March 10, 2015
Okay, so a high school in Illinois is “under fire” (as the media is so fond of saying) because the Black principal organized a “Black Lives Matter” assembly and barred all non-Blacks from attending. This discriminatory event took place in late February, and was described as the “culmination” of Black History.
The event drew approximately 350 proud Negroes from Oak Park and River Forest High School. But some of the non-Blacks who were racially discriminated against felt hurt at literally being barred from the assembly based on their race, and several parents complained.
But the principal, Nathaniel Rouse, has explanations on how this is no big deal and totally in line with normalcy.
“First and foremost, this is not meant to give a connotation that we were trying to be exclusive,” he said, adding that the decision to allow only black students was based on the philosophy known as “affinity grouping,” which allows people of one racial or other subgroup to be able to express themselves fully and safely. “I believe that the discussion will help us as a school begin talking about race in a deeper and more meaningful way than ever before — and most important, produce change,” Rouse said in a statement posted on the school’s website in response to the complaints.
Hey, yeah – I agree with you, champ. Races need private space. This is why I don’t even want you in my country.
Can you even imagine the kind of “affinity grouping” you could experience in Africa?
At the “Black Lives Matter” assembly, according to the school’s statement, people spoke about their positive experiences coming to OPRF from schools that were less diverse, the disproportionately low numbers of black students in honors classes, and ways to address “disparities in the discipline system.” Superintendent Steven Isoye, who attended the event, noted in the statement, “This was a very positive conversation where our most disenfranchised students were able to give voice to their experiences and hopes for the future.”
You would have to define “disenfranchised.” No, actually, wait – I don’t care. The thing here is, I completely agree with your position that Blacks should be separate from Whites. This was in fact the entire basis for segregation, which was designed to benefit us and you.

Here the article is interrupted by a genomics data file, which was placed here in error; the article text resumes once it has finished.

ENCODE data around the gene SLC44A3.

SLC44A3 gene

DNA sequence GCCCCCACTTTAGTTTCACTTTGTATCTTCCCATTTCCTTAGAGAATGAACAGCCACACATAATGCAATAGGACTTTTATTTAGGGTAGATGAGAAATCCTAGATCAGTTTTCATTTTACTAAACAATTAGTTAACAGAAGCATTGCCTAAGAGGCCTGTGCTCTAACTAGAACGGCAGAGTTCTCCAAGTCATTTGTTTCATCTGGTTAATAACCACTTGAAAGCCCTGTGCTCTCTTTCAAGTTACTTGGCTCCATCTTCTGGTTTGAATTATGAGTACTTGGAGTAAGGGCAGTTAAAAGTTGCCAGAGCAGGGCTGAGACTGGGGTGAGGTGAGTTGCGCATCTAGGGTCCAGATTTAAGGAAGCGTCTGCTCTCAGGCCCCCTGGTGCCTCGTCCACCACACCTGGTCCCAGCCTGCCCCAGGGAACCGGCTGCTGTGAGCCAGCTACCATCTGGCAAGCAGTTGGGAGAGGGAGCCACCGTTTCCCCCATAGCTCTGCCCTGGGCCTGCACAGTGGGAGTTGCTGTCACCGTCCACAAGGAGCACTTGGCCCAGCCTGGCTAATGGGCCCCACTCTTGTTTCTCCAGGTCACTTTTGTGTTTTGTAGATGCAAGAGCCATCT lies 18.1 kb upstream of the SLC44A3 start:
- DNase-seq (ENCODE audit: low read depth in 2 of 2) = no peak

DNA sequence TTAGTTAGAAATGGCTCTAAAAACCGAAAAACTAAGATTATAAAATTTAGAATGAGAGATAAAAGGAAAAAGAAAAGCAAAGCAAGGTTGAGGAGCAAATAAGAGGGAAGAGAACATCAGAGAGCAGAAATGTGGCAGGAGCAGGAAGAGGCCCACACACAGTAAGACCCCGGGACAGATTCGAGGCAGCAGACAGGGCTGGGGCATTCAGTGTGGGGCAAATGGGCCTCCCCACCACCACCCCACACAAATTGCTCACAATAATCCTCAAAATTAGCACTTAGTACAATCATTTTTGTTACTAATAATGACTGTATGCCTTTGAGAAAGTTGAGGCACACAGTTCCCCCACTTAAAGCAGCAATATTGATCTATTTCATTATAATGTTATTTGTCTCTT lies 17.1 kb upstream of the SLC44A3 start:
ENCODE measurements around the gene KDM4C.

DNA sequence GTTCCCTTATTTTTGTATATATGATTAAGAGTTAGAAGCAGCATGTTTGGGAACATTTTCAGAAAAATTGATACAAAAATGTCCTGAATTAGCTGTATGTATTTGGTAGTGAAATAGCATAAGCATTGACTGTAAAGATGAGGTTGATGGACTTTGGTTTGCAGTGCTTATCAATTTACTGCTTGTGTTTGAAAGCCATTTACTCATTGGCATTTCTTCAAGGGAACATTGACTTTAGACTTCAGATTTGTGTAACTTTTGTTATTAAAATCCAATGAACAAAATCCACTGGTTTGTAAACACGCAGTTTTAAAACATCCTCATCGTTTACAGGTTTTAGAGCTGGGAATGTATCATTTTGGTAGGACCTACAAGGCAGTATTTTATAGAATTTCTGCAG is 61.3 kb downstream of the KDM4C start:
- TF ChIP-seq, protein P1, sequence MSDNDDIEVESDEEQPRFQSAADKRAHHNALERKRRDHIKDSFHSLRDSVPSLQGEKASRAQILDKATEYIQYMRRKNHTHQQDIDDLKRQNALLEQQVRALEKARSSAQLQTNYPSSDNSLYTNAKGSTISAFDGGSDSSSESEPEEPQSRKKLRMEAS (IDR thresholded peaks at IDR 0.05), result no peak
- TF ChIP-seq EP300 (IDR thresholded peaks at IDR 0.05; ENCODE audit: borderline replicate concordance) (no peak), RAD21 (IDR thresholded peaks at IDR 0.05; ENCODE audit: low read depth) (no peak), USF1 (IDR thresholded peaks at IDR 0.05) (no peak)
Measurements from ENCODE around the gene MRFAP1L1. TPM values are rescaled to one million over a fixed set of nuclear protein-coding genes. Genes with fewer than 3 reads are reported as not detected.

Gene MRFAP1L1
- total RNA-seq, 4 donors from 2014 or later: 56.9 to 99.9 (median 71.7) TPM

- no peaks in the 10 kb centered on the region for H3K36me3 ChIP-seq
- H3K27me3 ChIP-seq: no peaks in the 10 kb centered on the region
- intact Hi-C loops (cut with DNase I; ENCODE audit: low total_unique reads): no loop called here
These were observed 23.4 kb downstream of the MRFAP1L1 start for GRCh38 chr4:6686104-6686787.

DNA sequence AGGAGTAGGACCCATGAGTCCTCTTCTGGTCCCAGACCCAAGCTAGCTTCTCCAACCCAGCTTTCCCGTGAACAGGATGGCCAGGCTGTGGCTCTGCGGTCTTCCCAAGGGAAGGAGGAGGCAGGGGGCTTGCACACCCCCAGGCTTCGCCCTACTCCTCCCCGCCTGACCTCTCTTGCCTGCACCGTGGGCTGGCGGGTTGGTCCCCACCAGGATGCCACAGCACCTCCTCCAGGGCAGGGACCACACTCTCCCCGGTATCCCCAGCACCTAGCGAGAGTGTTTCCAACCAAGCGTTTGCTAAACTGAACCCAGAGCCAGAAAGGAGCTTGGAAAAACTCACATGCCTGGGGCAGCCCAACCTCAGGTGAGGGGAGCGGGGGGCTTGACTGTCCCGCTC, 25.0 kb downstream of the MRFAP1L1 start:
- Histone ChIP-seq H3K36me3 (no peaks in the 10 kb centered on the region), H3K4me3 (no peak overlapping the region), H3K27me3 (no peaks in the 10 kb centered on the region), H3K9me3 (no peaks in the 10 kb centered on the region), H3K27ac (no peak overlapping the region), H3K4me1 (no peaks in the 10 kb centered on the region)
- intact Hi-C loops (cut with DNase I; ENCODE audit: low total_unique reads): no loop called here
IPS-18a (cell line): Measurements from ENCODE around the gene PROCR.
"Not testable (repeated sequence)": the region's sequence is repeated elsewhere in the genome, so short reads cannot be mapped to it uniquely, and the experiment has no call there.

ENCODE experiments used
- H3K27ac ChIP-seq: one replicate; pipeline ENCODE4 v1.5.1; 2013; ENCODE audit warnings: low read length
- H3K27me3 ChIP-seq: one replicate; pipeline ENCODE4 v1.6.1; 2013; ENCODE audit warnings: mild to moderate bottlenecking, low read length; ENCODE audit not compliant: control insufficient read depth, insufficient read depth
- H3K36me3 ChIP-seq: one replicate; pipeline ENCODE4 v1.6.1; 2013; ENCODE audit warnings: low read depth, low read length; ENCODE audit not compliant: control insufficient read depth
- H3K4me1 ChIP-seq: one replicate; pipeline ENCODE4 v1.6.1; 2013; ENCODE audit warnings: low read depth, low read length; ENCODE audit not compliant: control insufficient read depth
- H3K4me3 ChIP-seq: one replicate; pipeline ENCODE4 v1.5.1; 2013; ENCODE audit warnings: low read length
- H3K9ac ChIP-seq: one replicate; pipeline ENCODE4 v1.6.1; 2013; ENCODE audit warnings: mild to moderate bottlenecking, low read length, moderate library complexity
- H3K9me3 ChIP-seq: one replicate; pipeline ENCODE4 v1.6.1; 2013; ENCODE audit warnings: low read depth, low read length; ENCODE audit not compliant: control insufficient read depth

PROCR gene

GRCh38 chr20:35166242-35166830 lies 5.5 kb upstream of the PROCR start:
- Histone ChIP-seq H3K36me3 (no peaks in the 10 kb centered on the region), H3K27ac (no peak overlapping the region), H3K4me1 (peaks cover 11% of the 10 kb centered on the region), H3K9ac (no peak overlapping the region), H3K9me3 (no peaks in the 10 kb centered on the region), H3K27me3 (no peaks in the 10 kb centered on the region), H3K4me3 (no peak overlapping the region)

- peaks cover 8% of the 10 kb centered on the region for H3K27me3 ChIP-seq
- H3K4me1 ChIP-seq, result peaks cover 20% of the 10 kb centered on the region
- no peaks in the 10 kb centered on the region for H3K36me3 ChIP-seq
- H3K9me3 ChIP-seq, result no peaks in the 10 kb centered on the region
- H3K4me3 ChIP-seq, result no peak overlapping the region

But you complained about it and demanded integration because Jews told you it would be “grrrrrreatt!”
Look, Blackie – normally, the rules are “no takebacks.” That is tradition among Whites. But in this case, if you want to resegregate schools, I’m going to go ahead and support you on this one.
It really is a great idea. Which, again, is why we did it in the first place.
None of the parents of white students upset by the event would speak about it on the record, according to the Chicago Tribune.
But Rouse told the paper that, as a black man, he knows firsthand how challenging it can be to speak in front of a mixed group. “I found it has been far easier for me to talk about my experiences with racism with individuals that look like me,” he said. “I still struggle myself with talking about my experiences with people who don’t look like me.” He also said he hopes to have similar groups in the near future for white, Latino, and Asian students, to be followed by a school-wide event that lets all students talk about race together.
Yes! We know. And it isn’t just when talking about experiences. Pretty much in any case, always, it is much easier to be around people who look like you. This is basically the summation of my entire ideology.
This approach is “not a newfangled idea,” according to Imani Keith Henry, a New York City–based diversity trainer who heads the consulting practice OD for the People. “It’s done in unions, caucuses, and professional organizations and associations,” he tells Yahoo Parenting. “It’s not only about comfort, but creating leadership, and to just have a moment to strategize about ideas in a safe environment where you can talk in shorthand and not have to explain everything.”
Yes, not at all “newfangled.”
You used to have your own schools!
And your own everything else!
Can you dig it?
Can you dig it?
This worked really well, and everyone was happy with it.
But then you started complaining.
While we were telling you “no, look, it’s better this way.”
So, yeah, if you Blacks want to go back to the initial agreement, I’m very comfortable with that. What I am not comfortable with is giving you the special privilege of segregation, while banning us from doing the same.
Because that just isn’t fair.